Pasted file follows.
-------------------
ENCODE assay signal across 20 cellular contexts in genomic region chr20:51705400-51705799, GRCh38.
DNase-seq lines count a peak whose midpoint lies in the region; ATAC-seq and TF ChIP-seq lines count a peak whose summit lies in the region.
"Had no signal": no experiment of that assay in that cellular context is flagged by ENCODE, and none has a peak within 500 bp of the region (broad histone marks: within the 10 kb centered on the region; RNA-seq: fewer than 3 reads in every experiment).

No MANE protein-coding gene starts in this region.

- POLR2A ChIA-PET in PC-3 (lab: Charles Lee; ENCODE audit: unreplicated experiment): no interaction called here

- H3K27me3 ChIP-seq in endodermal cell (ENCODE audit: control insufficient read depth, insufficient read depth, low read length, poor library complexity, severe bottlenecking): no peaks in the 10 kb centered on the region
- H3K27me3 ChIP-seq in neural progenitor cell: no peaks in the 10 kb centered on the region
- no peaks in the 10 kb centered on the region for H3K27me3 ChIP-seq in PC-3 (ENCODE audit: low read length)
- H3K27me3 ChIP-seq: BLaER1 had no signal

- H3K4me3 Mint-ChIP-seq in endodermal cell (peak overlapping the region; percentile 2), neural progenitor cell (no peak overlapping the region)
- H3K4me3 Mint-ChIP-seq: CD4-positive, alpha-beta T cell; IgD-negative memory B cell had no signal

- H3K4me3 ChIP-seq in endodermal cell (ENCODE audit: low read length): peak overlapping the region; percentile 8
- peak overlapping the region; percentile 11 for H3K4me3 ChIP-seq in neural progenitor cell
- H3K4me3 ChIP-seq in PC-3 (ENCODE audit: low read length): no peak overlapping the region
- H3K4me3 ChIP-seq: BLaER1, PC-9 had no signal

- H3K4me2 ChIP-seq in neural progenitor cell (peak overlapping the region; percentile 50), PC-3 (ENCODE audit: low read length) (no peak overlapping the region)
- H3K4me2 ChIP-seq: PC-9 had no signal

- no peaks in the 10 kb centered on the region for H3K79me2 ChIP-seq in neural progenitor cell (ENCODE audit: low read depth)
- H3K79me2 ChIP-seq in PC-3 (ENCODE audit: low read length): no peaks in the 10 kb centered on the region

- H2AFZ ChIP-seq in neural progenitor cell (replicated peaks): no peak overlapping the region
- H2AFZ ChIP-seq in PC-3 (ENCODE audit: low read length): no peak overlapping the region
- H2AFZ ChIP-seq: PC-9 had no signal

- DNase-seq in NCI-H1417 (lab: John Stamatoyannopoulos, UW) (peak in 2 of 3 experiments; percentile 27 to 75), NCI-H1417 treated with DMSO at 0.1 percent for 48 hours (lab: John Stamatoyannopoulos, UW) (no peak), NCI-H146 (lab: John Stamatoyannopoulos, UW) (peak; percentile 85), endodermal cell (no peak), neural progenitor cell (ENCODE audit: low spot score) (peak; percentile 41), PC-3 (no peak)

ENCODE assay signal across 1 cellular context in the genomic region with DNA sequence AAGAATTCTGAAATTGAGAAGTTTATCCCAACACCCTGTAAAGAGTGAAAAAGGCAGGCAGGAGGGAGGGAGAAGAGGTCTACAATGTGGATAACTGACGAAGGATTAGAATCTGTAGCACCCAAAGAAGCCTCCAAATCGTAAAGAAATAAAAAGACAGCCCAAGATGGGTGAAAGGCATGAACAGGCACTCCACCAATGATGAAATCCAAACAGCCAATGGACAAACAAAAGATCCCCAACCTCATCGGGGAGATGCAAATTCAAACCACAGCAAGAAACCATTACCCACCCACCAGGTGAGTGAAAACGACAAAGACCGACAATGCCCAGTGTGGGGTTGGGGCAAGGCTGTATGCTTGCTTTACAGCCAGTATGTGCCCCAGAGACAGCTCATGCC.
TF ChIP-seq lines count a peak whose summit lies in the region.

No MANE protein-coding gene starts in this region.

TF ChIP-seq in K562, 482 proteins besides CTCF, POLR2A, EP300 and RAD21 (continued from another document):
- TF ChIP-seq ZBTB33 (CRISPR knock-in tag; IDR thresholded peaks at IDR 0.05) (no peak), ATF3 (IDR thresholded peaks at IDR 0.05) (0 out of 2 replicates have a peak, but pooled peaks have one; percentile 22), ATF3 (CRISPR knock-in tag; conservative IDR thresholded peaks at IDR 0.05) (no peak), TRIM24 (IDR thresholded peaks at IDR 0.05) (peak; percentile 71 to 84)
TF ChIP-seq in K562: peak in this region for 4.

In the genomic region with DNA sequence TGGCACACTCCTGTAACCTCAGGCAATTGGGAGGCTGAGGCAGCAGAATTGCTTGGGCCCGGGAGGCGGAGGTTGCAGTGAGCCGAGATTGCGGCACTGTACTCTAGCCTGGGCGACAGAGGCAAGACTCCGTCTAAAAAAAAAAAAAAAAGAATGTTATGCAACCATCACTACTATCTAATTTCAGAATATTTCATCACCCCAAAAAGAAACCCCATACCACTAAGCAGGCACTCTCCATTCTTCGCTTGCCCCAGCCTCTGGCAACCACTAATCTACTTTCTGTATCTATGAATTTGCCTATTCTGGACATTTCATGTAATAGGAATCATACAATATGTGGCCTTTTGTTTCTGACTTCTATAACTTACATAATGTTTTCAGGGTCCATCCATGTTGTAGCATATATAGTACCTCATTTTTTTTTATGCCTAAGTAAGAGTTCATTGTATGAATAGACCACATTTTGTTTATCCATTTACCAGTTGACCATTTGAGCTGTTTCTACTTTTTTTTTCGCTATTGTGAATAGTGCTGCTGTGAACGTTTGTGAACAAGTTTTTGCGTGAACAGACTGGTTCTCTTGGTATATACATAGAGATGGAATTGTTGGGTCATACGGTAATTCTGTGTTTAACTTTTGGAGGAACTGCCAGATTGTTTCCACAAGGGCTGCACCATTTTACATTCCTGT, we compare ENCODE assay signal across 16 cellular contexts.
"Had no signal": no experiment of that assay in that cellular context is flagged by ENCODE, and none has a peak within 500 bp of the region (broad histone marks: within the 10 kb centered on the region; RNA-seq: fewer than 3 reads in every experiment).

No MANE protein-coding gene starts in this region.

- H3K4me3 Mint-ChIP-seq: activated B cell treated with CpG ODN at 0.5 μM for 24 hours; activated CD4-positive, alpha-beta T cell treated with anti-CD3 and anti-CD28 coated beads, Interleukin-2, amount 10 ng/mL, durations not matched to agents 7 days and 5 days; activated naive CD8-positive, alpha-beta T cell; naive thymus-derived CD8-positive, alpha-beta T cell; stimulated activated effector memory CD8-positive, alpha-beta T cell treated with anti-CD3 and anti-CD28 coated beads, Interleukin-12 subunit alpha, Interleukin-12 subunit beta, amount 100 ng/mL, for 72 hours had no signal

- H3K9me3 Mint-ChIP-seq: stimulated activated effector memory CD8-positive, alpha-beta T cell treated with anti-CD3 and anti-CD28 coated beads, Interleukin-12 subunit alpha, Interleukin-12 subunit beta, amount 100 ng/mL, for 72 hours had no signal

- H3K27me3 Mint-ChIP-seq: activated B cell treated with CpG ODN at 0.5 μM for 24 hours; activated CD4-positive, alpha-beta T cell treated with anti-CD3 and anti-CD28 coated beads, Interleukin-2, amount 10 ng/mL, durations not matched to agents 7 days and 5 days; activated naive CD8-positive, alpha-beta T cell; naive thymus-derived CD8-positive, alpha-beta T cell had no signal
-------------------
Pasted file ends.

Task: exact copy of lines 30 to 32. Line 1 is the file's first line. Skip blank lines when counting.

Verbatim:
In the genomic region with DNA sequence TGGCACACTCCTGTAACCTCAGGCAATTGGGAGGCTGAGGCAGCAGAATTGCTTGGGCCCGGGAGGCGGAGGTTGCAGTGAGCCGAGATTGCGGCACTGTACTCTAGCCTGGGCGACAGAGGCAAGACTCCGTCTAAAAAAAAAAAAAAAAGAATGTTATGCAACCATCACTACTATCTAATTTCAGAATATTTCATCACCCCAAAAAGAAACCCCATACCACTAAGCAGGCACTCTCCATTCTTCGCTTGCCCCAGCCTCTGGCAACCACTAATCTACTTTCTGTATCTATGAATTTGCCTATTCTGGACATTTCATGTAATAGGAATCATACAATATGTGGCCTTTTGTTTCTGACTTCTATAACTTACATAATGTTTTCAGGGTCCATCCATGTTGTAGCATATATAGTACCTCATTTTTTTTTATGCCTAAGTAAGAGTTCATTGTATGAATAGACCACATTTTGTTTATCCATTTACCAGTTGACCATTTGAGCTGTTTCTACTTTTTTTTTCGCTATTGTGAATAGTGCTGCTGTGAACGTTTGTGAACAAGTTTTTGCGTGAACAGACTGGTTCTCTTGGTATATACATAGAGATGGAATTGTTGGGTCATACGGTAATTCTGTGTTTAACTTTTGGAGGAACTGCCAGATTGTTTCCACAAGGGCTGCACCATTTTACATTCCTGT, we compare ENCODE assay signal across 16 cellular contexts.
"Had no signal": no experiment of that assay in that cellular context is flagged by ENCODE, and none has a peak within 500 bp of the region (broad histone marks: within the 10 kb centered on the region; RNA-seq: fewer than 3 reads in every experiment).

No MANE protein-coding gene starts in this region.